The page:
The agriculture sector only contributes about 1.5% of the GDP and employs around 5% of the labour force. Rice, sugar cane, fruits and vegetables are among the main crops produced in Taiwan. 

Taiwan ranks 15th globally in total exports, with integrated circuits, office machine parts, computers, refined petroleum, and liquid crystal displays (LCDs) as its main export products. Its top export partners are China, the US, Hong Kong, Japan, and Singapore. 

Balance of Trade

On the other hand, the country is the 19th largest importer in the world and its top import products are integrated circuits, crude petroleum, photo lab equipment, petroleum gas, and refined petroleum. China, Japan, the US, South Korea, and Singapore are its main import partners. 

Survey and Rankings 

Taiwan has fallen from 13th to 15th place in the World Bank’s 2021 Ease of Doing Business Index but maintained its overall score of 80.9. It is currently ranked 4th among countries in the East Asia & Pacific region. 

In the Heritage Foundation’s Index of Economic Freedom 2022, Taiwan’s economy takes the 6th place, scoring 80.1 points – up 1.5 points from its 2021 score. The country ranked 3rd among 39 nations from the Asia-Pacific region, making it into the top, “Free” Index category for the first time.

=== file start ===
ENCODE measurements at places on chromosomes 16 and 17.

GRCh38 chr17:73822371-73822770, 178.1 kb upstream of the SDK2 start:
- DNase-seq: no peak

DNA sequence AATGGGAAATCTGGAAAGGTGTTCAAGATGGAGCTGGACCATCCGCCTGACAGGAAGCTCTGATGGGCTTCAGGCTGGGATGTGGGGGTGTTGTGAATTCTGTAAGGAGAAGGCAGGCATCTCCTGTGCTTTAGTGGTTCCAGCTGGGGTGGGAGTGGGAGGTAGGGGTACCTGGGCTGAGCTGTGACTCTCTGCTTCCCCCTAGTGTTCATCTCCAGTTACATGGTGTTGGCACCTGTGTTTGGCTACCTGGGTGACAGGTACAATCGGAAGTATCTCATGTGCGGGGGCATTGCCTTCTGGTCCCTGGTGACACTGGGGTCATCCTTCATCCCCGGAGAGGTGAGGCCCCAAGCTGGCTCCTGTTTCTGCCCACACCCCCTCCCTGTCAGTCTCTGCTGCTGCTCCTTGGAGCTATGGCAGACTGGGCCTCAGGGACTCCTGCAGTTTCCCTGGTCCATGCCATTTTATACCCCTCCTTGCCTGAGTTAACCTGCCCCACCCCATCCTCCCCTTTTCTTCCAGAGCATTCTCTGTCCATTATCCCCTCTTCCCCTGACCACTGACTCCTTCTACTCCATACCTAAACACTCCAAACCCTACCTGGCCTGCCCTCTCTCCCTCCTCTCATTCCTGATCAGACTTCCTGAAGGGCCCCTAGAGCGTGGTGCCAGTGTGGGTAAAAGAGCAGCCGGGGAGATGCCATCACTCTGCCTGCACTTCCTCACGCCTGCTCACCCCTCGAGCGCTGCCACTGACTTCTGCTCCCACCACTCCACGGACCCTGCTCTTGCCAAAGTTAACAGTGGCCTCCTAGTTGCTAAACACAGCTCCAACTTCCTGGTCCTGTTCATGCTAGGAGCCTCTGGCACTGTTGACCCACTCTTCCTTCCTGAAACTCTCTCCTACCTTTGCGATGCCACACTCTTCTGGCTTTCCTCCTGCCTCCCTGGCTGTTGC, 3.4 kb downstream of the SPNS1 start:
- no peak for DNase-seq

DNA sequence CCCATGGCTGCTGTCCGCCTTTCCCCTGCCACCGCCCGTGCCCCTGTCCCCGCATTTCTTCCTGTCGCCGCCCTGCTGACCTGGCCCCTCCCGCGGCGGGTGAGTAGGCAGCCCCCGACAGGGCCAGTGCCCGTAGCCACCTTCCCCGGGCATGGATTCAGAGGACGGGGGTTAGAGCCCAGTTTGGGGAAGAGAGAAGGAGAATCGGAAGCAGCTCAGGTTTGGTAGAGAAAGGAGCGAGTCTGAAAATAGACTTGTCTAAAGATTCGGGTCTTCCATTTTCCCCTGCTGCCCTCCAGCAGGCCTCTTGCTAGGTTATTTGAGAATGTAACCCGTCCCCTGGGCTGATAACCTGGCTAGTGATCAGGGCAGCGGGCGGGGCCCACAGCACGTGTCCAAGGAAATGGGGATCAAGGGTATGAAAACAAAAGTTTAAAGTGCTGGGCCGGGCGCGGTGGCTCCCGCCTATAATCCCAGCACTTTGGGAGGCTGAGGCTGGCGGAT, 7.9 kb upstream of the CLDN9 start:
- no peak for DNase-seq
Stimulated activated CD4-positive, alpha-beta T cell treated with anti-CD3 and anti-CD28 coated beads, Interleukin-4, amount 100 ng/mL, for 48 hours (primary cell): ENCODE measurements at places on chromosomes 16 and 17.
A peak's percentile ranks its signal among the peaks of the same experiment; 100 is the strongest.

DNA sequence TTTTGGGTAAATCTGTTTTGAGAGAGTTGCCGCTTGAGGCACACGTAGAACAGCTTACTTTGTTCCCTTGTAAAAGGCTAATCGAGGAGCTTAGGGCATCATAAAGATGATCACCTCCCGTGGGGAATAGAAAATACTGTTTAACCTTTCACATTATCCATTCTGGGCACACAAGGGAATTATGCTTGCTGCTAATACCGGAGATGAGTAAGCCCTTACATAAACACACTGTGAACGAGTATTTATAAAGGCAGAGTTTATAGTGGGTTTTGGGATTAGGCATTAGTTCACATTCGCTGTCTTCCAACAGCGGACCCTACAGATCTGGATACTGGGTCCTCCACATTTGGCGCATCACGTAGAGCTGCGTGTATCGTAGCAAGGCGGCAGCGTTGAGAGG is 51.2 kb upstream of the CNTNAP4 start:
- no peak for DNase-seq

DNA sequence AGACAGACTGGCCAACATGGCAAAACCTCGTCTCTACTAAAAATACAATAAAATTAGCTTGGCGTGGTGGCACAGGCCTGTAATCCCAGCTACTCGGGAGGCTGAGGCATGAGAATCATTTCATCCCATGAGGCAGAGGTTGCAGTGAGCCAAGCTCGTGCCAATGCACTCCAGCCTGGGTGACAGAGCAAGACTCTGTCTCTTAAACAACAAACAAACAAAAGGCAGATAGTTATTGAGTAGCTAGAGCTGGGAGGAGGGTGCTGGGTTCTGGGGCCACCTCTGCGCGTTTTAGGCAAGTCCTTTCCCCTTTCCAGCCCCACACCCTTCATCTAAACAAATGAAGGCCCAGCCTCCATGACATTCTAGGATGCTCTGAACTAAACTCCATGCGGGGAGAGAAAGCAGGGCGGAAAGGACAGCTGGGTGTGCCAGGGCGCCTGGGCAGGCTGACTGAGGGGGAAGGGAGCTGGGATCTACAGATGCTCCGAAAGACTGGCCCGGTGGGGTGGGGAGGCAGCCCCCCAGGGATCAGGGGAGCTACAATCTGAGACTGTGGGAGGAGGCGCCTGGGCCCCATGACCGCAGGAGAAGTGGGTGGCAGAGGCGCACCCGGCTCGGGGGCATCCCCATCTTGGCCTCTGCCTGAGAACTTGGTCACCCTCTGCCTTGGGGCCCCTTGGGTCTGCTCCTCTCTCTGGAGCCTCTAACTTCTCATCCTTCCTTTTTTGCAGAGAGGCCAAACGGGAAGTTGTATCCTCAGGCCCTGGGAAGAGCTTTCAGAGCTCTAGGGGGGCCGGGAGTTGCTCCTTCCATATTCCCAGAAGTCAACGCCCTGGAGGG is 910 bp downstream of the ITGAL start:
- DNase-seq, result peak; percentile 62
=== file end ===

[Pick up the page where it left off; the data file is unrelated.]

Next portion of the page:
Stock Exchanges and Capital Markets 

The Taiwan Stock Exchange Corporation or TWSE was established in 1961 and has operated as Taiwan’s sole stock exchange since 1962. Trading takes place on the exchange between 9 a.m. and 1:30 p.m. 

The Taiwan Capitalization Weighted Stock Index (TAIEX), more commonly known as the Taiwan Weighted, is the exchange’s main stock index. It covers all listed companies on the TWSE, except preferred stocks, full-delivery stocks, and newly listed stocks. 

Taiwan Semiconductor Manufacturing Company (TSMC), MediaTek, Foxconn, Chunghwa Telecom, and Formosa Petrochemical Corporation are the largest Taiwanese companies in terms of market capitalization.

Bond Market 

Taiwan’s bond market has been described to have contradictory tendencies. Although the market is large in size, the volume of transactions is often small. The types of bonds available in Taiwan’s capital market are government bonds, corporate bonds and financial debentures, beneficiary securities and asset-backed securities, foreign bonds and sustainability bond.

So-called Formosa bonds have become an attractive funding choice for overseas issuers recently. These bonds are issued in Taiwan but denominated in currencies other than the New Taiwan dollar. There were 6,126 tranches of bonds issued by foreign firms as of August 2021. 

Real Estate Market 

Despite the pandemic, Taiwan’s housing market is thriving, with both demand and supply rising thanks to a strong economy and ultra-low loan rates.

Taiwan’s house prices increased for the twelfth straight quarter in Q3 2021, rising 6.95% from a year earlier, slightly higher than the previous year’s 6.73% gain. Meanwhile, housing transactions in Taiwan’s six major cities increased by 7.3% to 213,994 units in the first ten months of 2021, compared to the same period last year.

Home prices in Taiwan rose 15% in 2021 after a 7% growth in 2020.

Taiwan Housing Index (in %)


Source of charts: tradingeconomics.com